Unknown Armies was my 90s go-to for everything that I wasn’t running in Feng Shui.
While I found the system’s native setting more than compelling, there were more than enough innovations in the system that made it worth using in a number of games, particularly conspiratorial and supernatural games.
Making characters in Unknown Armies is quick and simple, useful enough to be used in all sorts of games. There’s very little you actually need access to the books for, and what’s there is available in the free downloadable preview on the Atlas site.
This keeps the barrier to entrance low, so that it’s easy to use as a pick-up game with players who don’t have the book. The skill system is very open to character customization and both encourages and rewards player creativity.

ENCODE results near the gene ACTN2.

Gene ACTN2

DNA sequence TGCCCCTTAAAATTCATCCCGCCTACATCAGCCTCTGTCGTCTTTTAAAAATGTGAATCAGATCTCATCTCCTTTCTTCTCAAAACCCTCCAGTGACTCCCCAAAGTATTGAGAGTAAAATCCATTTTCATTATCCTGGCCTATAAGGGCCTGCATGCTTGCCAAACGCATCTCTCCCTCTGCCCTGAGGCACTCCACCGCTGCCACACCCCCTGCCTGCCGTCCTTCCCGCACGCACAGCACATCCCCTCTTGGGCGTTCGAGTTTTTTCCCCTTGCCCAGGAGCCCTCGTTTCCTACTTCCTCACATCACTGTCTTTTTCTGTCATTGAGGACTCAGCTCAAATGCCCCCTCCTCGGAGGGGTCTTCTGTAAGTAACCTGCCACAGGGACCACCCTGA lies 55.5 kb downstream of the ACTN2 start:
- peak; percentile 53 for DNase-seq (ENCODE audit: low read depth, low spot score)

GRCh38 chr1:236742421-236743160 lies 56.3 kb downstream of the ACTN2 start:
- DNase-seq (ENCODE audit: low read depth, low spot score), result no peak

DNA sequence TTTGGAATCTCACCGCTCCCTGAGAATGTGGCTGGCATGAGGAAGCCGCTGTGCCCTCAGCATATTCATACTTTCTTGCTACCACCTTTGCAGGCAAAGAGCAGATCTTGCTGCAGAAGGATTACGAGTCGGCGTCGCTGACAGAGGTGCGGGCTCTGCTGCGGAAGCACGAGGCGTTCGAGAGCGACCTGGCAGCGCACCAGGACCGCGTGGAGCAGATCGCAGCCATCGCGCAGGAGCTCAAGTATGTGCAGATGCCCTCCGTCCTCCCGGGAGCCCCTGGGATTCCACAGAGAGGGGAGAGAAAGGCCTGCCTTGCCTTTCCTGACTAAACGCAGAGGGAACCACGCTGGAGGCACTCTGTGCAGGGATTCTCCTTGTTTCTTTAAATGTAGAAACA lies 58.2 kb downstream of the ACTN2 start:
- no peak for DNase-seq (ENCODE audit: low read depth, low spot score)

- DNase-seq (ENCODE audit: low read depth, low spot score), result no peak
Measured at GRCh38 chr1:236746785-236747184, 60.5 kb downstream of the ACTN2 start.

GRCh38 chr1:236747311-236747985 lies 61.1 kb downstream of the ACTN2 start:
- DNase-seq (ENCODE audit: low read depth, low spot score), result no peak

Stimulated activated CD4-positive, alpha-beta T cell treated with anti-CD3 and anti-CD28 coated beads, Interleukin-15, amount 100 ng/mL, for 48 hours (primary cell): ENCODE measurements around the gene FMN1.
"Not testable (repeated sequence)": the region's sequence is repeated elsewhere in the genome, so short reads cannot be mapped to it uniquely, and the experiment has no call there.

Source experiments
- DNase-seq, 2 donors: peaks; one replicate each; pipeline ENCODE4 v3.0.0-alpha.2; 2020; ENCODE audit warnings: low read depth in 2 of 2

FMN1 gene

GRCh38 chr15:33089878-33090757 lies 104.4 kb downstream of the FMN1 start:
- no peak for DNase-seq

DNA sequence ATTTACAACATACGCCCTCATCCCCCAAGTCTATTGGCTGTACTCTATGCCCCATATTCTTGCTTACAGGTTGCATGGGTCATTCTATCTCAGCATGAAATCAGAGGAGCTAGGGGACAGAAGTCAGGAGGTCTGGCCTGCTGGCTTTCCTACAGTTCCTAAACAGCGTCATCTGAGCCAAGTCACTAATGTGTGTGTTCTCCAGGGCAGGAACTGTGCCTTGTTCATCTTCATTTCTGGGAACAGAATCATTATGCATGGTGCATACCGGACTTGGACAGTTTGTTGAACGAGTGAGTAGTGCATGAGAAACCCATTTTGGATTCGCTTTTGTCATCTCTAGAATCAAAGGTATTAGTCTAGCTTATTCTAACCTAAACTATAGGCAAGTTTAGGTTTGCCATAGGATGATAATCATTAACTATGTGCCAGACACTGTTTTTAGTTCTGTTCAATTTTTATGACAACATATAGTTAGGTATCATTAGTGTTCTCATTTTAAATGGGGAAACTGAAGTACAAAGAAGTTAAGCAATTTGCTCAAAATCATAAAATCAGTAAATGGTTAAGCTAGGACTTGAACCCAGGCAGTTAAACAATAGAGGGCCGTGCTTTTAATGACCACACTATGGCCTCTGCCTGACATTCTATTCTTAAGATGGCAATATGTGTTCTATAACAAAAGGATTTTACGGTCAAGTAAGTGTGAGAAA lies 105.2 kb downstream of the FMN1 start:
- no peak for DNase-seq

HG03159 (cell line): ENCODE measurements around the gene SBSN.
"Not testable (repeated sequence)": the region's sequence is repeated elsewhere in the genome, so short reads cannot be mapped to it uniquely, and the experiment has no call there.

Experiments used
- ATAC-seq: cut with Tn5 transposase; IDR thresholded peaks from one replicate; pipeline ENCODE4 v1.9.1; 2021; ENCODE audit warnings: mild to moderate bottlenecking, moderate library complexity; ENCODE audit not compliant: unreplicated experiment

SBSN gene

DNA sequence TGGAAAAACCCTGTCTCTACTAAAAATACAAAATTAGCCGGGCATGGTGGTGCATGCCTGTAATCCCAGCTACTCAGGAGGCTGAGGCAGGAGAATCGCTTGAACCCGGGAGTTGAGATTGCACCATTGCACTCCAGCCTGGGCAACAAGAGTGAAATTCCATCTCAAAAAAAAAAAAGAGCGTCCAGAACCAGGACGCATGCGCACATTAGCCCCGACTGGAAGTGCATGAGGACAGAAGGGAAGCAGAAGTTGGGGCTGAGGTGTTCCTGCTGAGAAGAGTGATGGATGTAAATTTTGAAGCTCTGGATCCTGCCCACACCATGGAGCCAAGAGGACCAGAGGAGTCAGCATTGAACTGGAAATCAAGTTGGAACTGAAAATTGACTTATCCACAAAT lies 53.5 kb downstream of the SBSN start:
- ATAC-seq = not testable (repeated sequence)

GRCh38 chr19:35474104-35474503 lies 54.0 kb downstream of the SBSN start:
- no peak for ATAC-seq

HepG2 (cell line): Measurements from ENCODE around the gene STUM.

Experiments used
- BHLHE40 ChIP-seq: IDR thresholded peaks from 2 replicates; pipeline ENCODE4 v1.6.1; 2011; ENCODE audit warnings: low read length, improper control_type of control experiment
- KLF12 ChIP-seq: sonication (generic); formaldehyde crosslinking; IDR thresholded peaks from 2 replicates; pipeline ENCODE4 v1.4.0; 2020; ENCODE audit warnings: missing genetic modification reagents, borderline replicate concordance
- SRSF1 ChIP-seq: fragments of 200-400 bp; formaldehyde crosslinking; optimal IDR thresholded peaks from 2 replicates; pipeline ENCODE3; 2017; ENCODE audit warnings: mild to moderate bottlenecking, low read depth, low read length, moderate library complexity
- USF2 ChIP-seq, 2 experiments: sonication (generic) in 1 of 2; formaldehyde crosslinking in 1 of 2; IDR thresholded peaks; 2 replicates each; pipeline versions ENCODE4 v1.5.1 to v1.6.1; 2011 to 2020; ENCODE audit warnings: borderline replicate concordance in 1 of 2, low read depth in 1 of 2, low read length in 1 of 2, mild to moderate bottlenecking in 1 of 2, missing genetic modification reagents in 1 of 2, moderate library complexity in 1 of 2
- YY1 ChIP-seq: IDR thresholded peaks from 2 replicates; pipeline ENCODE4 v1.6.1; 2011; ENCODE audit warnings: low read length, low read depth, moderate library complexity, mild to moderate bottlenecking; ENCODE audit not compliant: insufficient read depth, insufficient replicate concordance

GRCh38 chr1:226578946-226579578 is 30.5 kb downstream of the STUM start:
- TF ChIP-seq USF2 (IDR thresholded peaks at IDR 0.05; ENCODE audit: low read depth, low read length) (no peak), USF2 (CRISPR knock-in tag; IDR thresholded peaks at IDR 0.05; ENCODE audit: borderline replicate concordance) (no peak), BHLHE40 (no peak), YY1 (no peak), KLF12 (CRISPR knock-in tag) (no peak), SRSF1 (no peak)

Where Unknown Armies really shined, however, was the mental stress system. Even now, seventeen years later, I’ve yet to see anything that handled the subject with half as much nuance. Even in games that I didn’t use the UA system in its entirety, I’d find myself importing the Madness System, or elements thereof.
While UA’s humanocentric cosmology directly stands in opposition to the Lovecraftian mythos, running Call of Cthulhu games in the UA system is not only possible, but to me preferable.
I look forward to the upcoming third edition of the system. From what little I’ve heard, it’s very promising.